Do you remember the soundtrack to the old 1970s television show, The Jeffersons? The catchy jingle talked about “moving on up,” in the context of living in a “deluxe” property (in the sk-ky) on a nicer side of town.
While we thoroughly enjoyed the humor and slice-of-life that the Jeffersons offered us, they were really on to something when it came to smart real estate principles that characterize the motivations of today’s move-up buyer.
In fact, move-up buying – which is a process of selling your existing home so you can purchase a home that is bigger, nicer, in a nicer area, or just fits your lifestyle better – is a fundamental aspect of successful home ownership.
For the most part, people aren’t able to purchase their “dream home,” or even the home they’ll live and retire in long term, when they buy their first or even second home. But the beautiful thing about real estate is that it affords owners unique opportunities to gain equity, build wealth, and then sell with profound tax advantages, leveraging the wealthy they built through housing as a firm stepping stone into a bigger/better/nicer home.
Today, we’ll outline some data, statistics and bullet points about move-up buyers and buying. In part 2 of this blog, we’ll offer more reasons why it’s the perfect time to sell your existing home and buy a nicer one, and in part 3 we’ll offer our 15 tips for move-up buyers to get it right – just like the Jeffersons!
The good news is that it may be the perfect time to do just that in the Greater Sacramento area, many parts of California and the U.S. in general. Why is it such a good time for move-up buyers?
Many homeowners in the California capital now have 50% or more equity than they did in 2012, which means our home prices are not only high enough to sell, but also cash in. During the housing bust and subsequent recession, many people wanted to sell their homes (or shed their bloated mortgages!) but couldn’t since they were underwater – owing more than the home was worth.
But those days are certainly gone, as Sacramento has been one of the country’s hottest metro markets for home price gains in the last five years. In fact, Sacramento homeowners have seen 13.1% home value appreciation over the last year, and 2016 is surpassing expectations so far, as we might reach double-digit equity gains again. For home sellers, that could mean that now is the best time to sell and maximize that profit.
First off, how can we define move-up buyers? The real estate statistics site DataQuick classifies them as “home shoppers [that are selling their existing home and are now] looking in the $300,000 to $800,000 price range.”
Let’s look at other data about the average move-up buyer, as well as compare them to first-time homebuyers:
· The average household income for move-up buyers is $84,170 (compared to $64,074 for first-time homebuyers).
· That’s 1.5 times higher than the household median income for the total population.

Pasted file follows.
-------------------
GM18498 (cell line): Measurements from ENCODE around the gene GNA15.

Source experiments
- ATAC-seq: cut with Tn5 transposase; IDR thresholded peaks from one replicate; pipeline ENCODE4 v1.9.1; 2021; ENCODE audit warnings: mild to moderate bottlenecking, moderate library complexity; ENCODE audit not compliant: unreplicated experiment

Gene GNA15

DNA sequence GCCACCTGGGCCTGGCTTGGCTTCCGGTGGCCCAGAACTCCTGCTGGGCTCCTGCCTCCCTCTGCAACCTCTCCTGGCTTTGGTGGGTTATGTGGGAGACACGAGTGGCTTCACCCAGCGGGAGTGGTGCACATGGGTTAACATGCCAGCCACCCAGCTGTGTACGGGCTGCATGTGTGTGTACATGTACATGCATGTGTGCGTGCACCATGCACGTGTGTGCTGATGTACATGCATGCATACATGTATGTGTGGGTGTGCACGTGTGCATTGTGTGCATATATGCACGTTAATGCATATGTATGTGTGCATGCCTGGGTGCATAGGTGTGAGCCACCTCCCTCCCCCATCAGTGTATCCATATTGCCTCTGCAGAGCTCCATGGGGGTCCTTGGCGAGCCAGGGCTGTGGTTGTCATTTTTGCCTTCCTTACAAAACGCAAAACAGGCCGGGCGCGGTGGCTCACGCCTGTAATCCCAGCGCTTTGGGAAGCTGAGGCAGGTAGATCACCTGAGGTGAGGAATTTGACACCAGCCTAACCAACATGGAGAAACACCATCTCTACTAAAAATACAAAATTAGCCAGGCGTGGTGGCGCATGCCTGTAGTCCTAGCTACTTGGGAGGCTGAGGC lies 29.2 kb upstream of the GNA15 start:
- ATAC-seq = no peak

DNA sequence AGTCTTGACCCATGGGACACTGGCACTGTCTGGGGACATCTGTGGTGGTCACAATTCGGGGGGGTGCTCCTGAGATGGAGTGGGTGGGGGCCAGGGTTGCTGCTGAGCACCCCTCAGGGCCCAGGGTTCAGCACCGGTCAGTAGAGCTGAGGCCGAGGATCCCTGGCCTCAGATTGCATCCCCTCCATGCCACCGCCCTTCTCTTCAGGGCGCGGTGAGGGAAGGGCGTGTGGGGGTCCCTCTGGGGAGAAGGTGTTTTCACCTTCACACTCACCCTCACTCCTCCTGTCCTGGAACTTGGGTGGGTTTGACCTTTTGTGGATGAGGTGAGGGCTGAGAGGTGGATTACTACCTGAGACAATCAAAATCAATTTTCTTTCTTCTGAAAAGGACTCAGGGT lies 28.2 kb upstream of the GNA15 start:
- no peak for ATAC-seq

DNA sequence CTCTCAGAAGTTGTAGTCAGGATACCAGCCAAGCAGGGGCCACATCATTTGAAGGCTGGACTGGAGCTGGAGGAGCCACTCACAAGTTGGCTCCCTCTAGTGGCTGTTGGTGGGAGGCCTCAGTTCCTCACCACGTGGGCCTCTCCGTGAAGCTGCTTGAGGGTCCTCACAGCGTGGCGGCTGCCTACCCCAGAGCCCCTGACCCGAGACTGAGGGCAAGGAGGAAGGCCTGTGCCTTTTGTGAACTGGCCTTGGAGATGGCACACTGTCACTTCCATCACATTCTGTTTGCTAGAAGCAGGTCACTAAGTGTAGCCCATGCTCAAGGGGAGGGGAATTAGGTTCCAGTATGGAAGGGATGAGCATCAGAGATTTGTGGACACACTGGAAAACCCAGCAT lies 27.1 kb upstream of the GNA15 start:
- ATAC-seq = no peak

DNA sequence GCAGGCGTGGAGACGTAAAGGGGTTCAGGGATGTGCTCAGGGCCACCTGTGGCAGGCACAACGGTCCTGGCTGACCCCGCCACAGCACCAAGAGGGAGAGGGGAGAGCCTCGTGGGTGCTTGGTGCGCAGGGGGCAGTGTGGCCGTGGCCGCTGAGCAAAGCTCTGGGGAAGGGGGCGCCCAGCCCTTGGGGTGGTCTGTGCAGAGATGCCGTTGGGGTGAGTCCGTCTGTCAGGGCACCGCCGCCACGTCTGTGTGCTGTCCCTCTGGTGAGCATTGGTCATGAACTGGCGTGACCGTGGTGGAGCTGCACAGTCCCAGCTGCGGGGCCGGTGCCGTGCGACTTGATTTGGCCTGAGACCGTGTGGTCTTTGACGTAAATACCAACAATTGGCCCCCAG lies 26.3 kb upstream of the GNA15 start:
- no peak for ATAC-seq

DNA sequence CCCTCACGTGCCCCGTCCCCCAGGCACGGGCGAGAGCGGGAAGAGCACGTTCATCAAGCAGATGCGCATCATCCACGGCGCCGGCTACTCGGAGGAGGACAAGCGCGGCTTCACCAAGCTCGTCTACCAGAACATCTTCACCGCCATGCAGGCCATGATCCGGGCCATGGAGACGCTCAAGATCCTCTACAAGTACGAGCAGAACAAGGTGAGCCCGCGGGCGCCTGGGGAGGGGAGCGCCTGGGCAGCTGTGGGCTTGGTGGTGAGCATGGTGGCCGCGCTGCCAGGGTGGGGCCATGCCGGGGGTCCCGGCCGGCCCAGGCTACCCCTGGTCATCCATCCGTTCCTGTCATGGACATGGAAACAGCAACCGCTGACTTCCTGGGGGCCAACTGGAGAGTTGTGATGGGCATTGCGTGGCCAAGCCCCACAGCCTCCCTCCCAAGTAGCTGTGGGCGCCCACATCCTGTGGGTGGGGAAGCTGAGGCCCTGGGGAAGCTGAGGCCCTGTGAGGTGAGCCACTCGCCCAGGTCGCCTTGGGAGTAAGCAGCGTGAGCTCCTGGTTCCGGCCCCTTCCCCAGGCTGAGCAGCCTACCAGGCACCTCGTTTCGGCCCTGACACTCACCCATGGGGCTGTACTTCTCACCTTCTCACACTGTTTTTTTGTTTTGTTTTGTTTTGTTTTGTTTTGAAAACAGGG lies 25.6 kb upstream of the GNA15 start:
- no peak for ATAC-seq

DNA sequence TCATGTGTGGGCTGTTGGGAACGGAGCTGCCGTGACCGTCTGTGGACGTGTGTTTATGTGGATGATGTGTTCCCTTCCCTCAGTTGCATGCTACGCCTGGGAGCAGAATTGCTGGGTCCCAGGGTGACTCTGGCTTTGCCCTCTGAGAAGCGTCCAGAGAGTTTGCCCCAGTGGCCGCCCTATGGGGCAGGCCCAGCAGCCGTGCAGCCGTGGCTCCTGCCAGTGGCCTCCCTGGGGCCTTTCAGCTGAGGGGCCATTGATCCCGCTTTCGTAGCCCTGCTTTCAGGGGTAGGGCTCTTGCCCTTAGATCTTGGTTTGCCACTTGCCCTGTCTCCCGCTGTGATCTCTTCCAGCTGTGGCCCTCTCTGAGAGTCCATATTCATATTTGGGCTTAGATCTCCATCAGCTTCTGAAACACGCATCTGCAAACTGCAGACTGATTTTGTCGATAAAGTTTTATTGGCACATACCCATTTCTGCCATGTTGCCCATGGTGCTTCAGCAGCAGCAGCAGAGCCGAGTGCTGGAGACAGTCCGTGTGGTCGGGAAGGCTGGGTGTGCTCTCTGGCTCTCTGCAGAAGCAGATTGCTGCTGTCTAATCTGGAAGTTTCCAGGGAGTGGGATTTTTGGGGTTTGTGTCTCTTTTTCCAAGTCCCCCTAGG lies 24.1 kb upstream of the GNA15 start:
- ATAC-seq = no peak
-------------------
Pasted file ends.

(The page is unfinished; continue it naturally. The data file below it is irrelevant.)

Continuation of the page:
· The average age is 45 (compared to 33 years old for first-time homebuyers).
· The average move-up household contains 2.7 persons, which is about the same as the household demographics for first-time buyers.
· As of 2011, the average home seller has lived in their house for nine years.
· Move-up buyers typically opt to buy an existing home, as 73% purchase existing homes compared to only 27% that bought in a new home development.
· 17% of move-up buyers bought a house that cost $500,000 or more, while only 6% of first-time buyers could afford a house in that price range.
· As would be expected, move-up homebuyers have more money to invest in their new home purchase, ostensibly from equity they received after selling their first home.
· In fact, 60% of move-up buyers are able to put 20% or more down payment towards their new home purchase, and 22% of move-up buyers have no mortgage at all.
Why do people become move-up buyers? Of course, there may be financial benefits to moving up and owning a new house, but that’s usually not the reason people sell their existing home and move. In fact, many people just want a nicer, bigger home and realize that they can finally afford it – with the help of equity they’ve accrued in their past home.
But there are a host of other reasons why they might want to sell and “move up” including:
Their home is too small, with too few bedrooms/bathrooms
They feel they bought the wrong home when they purchased
A job transfer
Moving in with a partner/marriage
Divorce or breakup
Opt to live in a better neighborhood
Empty Nesters after kids go to college
They want to be closer to family
Their current commute is too long
Considerations due to health problems
A promotion or influx of cash!
A lifestyle change
All the neighbors are selling!
They’ve improved and remodeled their home as much as possible.
Or, like most move-up buyers, they may just be looking to take advantage of the perfect window to cash in on their equity and unpack their boxes and belongings into their dream home.